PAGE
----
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Bringing College Education into Prisons: New Directions for Community Colleges, Number 170

Bringing College Education into Prisons: New Directions for Community Colleges, Number 170

Robert Scott

ISBN: 978-1-119-10715-6 June 2015 Jossey-Bass 120 Pages


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This sourcebook introduces the basic concept of college in prison, describes programs that exist across the country today, and considers the challenges and opportunities facing community college educators who are interested in the growing movement to reintroduce postsecondary education to America’s prisons. Not only do the authors write from their personal experience as educators, they also expound on many issues that arise in prison teaching, including:
  • the clash between college assumptions and prison rules,
  • the complete absence of public funding for college in prison,
  • the racial dimension of mass incarceration, and
  • insights on key issues facing college educators in the prison context today.
This is the 170th volume of this Jossey-Bass quarterly report series. Essential to the professional libraries of presidents, vice presidents, deans, and other leaders in today's open-door institutions, New Directions for Community Colleges provides expert guidance in meeting the challenges of their distinctive and expanding educational mission.

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Robert Scott

1. Localizing Prison Higher Education 9
Doran Larson

This chapter describes methods for funding community programs in prison in the context of national and international political economy of mass incarceration.

2. College Inside: A Case Study of the Design and Implementation of a Successful Prison College Program 19
Betsy Simpkins

This chapter describes a specific initiative to offer a college program within the Oregon Department of Corrections, with a focus on the interpersonal and interinstitutional relationships needed to build such programs.

3. Community Colleges and Spanish Language Instruction: Peer Pedagogy in Prison 31
Jenifer D. Drew, Jos´e Duval, James R. Cyr

Three authors describe a collaboration between a Massachusetts college and a nearby prison, which leveraged the volunteer efforts of a college professor by including incarcerated men who assisted in Spanish language teaching inside and outside the classroom.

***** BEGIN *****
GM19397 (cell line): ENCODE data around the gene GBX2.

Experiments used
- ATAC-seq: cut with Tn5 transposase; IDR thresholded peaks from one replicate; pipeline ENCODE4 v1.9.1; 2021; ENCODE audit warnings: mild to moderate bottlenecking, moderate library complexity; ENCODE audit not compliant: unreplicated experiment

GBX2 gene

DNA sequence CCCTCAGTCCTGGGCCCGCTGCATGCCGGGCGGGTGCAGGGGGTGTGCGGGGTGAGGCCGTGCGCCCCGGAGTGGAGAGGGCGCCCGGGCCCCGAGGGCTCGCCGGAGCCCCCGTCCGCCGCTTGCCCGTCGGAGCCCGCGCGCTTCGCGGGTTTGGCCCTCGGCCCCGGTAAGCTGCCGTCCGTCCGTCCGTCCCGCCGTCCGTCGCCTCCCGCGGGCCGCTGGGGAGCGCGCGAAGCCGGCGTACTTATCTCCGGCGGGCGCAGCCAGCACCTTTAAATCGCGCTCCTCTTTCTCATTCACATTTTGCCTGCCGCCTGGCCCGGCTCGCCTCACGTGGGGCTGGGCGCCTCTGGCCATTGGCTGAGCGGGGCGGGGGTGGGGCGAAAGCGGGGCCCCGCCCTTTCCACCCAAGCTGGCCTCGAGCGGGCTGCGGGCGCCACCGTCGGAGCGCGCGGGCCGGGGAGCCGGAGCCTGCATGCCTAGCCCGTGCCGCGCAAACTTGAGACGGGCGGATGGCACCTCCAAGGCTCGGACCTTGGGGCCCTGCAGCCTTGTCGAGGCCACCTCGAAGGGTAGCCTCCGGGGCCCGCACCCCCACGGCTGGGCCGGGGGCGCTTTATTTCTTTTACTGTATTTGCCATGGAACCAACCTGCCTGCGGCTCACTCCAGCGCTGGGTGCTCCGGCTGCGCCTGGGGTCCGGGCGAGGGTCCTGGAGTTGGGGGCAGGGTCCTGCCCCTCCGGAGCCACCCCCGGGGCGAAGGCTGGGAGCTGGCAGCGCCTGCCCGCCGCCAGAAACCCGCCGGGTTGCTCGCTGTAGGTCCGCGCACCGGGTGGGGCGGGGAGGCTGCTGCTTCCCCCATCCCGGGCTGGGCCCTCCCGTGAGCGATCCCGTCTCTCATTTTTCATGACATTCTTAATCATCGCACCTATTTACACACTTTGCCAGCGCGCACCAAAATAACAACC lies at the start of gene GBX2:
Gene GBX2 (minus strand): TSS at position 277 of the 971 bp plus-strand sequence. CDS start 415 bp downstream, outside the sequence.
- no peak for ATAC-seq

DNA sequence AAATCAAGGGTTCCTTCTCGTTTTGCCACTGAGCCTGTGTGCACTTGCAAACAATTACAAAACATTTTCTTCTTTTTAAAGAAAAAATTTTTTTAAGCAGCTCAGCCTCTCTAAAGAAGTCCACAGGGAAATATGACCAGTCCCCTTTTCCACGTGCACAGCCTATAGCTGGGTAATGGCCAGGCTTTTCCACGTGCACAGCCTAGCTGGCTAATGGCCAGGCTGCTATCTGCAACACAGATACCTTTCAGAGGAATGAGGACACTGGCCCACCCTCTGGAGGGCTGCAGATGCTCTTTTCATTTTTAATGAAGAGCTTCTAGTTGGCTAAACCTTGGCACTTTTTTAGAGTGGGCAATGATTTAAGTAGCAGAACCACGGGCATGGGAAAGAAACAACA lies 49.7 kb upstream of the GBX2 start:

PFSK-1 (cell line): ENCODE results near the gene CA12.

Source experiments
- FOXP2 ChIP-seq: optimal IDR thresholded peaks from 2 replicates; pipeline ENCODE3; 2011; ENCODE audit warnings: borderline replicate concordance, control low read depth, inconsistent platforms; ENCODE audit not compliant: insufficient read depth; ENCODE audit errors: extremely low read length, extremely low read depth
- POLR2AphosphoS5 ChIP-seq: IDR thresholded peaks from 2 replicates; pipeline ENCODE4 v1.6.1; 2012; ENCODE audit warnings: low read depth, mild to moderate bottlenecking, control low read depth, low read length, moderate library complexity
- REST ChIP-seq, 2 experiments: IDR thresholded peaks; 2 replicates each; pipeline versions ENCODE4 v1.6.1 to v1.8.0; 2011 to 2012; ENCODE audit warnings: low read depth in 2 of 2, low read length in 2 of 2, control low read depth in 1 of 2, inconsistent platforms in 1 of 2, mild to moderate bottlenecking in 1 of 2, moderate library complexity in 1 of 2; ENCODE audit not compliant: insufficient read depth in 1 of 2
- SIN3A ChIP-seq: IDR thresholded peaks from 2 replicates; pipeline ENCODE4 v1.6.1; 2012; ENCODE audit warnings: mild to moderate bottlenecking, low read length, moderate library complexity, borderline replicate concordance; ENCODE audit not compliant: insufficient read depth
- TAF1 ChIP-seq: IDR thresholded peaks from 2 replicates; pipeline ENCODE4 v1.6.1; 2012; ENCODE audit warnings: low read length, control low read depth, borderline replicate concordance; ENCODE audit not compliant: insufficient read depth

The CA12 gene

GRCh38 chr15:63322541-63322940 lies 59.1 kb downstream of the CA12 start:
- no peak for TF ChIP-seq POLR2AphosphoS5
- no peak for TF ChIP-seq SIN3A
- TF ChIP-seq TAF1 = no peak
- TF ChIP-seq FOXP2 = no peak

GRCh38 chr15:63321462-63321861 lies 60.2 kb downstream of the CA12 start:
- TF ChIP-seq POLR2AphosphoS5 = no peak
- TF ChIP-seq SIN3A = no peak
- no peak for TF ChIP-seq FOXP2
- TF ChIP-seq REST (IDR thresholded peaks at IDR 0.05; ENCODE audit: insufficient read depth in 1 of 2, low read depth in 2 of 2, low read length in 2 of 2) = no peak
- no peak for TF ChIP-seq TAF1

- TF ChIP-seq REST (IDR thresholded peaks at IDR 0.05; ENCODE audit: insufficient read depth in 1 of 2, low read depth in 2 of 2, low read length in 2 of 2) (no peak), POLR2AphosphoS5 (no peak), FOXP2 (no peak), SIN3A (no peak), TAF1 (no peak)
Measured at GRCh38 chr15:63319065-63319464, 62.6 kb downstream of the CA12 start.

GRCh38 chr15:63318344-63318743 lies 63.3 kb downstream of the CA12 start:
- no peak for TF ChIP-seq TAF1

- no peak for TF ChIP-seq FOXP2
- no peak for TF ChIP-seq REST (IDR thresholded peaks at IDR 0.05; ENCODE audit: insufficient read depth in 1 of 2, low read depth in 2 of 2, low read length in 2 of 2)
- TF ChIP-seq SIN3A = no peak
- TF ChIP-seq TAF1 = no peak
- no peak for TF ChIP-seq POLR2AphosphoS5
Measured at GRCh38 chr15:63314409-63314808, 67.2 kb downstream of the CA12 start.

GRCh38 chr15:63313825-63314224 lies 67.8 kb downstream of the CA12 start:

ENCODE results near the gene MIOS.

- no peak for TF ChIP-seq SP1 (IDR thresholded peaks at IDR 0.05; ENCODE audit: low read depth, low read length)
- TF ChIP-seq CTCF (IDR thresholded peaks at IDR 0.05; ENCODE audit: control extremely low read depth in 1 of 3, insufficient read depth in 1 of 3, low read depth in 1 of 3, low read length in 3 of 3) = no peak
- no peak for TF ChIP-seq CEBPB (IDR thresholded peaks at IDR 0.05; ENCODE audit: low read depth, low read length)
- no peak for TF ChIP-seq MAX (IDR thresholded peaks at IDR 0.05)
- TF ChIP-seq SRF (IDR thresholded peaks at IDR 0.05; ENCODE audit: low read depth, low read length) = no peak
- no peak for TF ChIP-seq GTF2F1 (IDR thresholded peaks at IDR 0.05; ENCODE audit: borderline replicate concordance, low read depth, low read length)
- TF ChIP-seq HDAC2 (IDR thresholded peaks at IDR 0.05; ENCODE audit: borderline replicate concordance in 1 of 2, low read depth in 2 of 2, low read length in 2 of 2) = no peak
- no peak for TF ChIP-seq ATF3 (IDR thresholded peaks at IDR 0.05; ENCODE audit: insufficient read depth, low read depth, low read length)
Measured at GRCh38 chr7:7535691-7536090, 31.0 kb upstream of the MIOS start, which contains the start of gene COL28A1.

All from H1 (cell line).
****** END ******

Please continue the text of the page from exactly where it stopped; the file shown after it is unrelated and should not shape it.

4. The Challenges and Rewards of Teaching Spanish in a Community College Prison Program 41
Erick Nava Palomino, Lee Ragsdale

Two authors describe how teaching Spanish in an Illinois prison led them to rewrite the examples used in a Spanish textbook and engage incarcerated students in novel ways in order to make up for the lack of conventional classroom resources.

5. A Call for Cultural Democracy 51
Daniel E. Graves

In this chapter, an incarcerated student in Illinois discusses the issue of cheating/plagiarism in the prison context and weighs in on the value of vocational education compared to degree-granting academic programs in prison.

6. The Transformative Power of Sankofa: Teaching African History Inside San Quentin State Prison 57
Nathaniel B. D. Moore

This chapter describes the author’s experience teaching ethnic studies inside a unique California prison, and calls for college-in-prison educators to engage culturally appropriate curricula to realize the full transformative potential of the prison classroom.

7. Developing a Prison Education Pedagogy 67
Tony Gaskew

This chapter calls for educators to specifically engage the needs of African-American men, who often comprise the largest demographic in prison, in what the author calls the Humiliation-to-Humility Perspective.

8. Teaching Academic Writing in a Maximum Security Women’s Prison 79
Jane Maher

In this chapter, the author describes her experience teaching in a women’s prison in New York, the challenges that arose with teaching autobiography, and the distinct situation of women behind bars.

9. Prison Fine Arts and Community College Programs: A Partnership to Advance Inmates’ Life Skills 89
Larry Brewster

This chapter describes the contribution of art education to the wider project of prison education, and posits a “natural partnership” between prison arts and community college programs in prisons.

10. College Civic Engagement and Education Behind Bars: Connecting Communities, Creating Change 101
Mary Rachel Gould, Gillian Harkins, Kyes Stevens

In this provocative chapter, three authors engage the battle of ideas that undergird thinking about prison today, and they call for a reconceptualization of prison education in terms of a participatory model rather than thinking of it as a “service.”